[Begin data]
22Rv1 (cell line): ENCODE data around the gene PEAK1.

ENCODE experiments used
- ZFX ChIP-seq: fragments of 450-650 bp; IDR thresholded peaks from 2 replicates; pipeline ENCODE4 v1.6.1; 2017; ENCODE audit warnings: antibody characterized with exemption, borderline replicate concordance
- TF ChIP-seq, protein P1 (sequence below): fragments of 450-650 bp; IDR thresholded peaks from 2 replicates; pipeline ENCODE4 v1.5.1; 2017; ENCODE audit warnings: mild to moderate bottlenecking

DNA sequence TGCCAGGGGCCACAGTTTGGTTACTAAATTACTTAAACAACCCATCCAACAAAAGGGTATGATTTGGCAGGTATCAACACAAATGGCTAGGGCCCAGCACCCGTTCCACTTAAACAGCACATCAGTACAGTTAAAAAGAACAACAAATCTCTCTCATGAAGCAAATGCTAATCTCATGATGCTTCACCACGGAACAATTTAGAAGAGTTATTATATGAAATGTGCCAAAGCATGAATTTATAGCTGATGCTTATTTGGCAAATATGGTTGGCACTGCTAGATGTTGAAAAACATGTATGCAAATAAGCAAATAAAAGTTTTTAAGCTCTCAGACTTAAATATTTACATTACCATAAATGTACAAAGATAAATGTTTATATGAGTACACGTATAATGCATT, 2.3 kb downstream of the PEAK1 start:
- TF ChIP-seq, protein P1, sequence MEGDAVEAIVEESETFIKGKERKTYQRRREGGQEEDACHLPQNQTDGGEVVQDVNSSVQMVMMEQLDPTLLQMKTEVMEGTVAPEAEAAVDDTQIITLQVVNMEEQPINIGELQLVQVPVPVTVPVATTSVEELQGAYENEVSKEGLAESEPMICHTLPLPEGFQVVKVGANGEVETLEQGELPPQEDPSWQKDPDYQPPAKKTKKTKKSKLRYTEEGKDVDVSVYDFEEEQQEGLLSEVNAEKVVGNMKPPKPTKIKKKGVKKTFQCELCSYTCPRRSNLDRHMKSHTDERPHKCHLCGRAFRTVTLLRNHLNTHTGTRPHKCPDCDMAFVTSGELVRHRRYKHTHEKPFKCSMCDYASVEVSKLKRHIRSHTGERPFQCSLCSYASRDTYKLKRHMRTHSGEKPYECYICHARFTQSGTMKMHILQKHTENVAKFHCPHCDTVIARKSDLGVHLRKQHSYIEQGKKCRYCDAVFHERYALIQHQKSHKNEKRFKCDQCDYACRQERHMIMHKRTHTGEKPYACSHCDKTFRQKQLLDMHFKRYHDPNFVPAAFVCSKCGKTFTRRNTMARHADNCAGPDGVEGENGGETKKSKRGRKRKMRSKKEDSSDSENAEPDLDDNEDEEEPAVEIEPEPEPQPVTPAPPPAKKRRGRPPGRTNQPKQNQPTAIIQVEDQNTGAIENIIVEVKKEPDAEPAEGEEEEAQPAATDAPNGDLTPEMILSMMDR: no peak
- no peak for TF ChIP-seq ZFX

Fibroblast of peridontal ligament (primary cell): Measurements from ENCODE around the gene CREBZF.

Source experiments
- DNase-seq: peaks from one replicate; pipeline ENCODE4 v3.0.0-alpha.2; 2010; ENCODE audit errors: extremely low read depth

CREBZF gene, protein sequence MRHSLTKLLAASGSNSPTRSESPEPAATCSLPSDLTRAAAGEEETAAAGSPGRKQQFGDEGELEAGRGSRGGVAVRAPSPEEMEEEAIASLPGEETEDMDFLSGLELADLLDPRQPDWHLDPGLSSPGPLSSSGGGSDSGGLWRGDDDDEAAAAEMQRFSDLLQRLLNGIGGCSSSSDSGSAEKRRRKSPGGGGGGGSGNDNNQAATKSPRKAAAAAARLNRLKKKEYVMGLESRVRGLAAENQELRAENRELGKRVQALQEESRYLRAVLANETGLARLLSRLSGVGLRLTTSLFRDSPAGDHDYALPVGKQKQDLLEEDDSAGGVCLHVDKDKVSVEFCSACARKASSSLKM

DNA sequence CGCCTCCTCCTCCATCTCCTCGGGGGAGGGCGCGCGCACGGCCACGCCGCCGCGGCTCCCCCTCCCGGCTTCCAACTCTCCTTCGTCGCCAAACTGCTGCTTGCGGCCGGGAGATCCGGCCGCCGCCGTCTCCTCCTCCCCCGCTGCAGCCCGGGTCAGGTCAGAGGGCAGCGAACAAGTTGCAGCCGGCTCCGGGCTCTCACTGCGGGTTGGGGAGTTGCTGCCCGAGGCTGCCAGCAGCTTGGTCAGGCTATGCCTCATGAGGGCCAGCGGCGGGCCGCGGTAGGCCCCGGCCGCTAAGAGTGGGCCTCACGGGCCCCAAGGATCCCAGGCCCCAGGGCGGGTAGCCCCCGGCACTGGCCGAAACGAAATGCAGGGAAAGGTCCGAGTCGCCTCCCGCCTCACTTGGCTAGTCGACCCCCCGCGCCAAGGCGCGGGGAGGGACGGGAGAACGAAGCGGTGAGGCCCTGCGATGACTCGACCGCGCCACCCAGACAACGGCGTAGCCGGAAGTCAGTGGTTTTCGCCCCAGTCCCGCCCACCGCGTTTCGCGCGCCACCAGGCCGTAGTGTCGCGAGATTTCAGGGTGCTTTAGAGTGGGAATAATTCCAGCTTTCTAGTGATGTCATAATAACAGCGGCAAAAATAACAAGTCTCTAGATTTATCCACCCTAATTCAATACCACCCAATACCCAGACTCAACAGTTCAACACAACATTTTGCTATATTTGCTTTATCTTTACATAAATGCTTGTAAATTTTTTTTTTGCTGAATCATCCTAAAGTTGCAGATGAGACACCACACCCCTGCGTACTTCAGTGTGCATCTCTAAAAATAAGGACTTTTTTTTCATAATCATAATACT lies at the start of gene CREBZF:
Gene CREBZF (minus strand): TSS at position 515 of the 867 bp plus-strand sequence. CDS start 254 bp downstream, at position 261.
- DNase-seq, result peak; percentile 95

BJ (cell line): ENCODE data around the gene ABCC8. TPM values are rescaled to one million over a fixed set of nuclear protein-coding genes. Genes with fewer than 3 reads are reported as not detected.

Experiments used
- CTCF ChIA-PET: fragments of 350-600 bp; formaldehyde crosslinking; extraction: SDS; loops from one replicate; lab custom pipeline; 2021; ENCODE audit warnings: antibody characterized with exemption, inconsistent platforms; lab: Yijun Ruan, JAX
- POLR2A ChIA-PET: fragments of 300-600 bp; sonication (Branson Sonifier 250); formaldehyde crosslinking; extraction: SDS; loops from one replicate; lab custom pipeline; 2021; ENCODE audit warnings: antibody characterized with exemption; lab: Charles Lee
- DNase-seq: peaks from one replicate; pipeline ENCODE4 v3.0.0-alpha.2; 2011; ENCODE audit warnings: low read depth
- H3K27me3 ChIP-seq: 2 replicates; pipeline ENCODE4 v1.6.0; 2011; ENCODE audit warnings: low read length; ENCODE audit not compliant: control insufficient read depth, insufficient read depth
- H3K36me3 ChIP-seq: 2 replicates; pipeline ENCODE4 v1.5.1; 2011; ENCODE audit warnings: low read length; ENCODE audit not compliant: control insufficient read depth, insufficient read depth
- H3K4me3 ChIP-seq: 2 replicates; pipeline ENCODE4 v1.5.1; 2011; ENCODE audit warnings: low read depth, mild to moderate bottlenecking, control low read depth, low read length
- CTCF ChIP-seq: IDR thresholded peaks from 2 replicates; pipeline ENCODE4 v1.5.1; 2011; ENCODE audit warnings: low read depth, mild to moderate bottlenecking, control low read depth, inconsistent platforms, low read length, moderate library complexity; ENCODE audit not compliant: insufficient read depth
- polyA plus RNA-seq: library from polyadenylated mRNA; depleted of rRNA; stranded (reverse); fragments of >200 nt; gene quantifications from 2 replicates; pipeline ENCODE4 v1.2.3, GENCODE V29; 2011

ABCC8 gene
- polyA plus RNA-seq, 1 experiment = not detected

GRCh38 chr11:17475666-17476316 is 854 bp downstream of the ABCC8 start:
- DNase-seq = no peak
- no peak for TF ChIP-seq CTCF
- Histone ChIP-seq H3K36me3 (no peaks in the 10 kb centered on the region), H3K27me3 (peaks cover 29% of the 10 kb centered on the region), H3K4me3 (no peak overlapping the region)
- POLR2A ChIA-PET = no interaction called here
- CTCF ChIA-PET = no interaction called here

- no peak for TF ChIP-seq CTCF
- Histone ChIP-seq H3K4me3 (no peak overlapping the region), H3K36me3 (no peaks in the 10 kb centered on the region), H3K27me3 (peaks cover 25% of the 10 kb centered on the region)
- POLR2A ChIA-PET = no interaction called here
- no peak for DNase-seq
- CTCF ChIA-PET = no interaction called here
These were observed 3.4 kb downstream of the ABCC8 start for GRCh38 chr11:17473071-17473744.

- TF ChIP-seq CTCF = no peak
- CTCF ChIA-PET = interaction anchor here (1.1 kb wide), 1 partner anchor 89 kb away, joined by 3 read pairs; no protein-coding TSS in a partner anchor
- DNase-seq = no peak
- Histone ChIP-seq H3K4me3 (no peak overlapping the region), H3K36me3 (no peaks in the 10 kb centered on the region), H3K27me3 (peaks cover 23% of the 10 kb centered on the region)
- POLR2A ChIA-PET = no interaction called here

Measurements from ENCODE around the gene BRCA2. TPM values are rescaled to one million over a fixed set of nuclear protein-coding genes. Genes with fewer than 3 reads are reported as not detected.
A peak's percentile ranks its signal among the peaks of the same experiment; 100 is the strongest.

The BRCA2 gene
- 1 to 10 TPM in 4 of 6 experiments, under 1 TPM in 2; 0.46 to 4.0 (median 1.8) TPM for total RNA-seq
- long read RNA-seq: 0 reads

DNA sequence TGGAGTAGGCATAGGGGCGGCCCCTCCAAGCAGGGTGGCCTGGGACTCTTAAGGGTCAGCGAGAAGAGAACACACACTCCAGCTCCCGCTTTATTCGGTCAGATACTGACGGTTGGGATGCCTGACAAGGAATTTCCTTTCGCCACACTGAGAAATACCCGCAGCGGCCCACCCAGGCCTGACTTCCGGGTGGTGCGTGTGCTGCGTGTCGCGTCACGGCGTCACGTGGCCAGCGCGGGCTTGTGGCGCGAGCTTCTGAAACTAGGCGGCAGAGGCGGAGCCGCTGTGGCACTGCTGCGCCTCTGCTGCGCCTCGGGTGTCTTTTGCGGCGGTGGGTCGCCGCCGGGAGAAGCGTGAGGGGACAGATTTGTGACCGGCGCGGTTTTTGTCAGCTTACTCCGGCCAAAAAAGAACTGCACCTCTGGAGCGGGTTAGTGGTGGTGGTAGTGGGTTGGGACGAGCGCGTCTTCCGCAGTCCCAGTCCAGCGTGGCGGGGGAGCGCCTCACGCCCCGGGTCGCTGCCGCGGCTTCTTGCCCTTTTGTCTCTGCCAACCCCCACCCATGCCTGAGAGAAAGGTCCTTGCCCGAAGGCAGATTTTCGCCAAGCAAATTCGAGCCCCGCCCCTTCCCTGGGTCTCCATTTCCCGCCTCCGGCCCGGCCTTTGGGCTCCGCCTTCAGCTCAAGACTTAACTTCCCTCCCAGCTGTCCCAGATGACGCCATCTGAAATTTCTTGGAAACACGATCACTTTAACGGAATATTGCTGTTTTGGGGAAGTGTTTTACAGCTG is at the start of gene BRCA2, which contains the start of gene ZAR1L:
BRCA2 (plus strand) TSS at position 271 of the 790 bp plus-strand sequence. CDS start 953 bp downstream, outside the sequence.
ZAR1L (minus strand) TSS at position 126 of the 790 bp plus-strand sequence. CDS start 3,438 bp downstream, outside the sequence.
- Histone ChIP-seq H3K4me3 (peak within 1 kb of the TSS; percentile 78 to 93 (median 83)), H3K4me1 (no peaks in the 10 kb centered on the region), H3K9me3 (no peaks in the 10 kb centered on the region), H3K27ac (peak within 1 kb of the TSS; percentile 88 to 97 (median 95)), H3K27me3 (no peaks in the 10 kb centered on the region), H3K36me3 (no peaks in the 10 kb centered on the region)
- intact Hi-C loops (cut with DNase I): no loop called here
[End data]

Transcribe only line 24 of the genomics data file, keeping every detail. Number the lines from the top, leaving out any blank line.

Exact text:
- polyA plus RNA-seq: library from polyadenylated mRNA; depleted of rRNA; stranded (reverse); fragments of >200 nt; gene quantifications from 2 replicates; pipeline ENCODE4 v1.2.3, GENCODE V29; 2011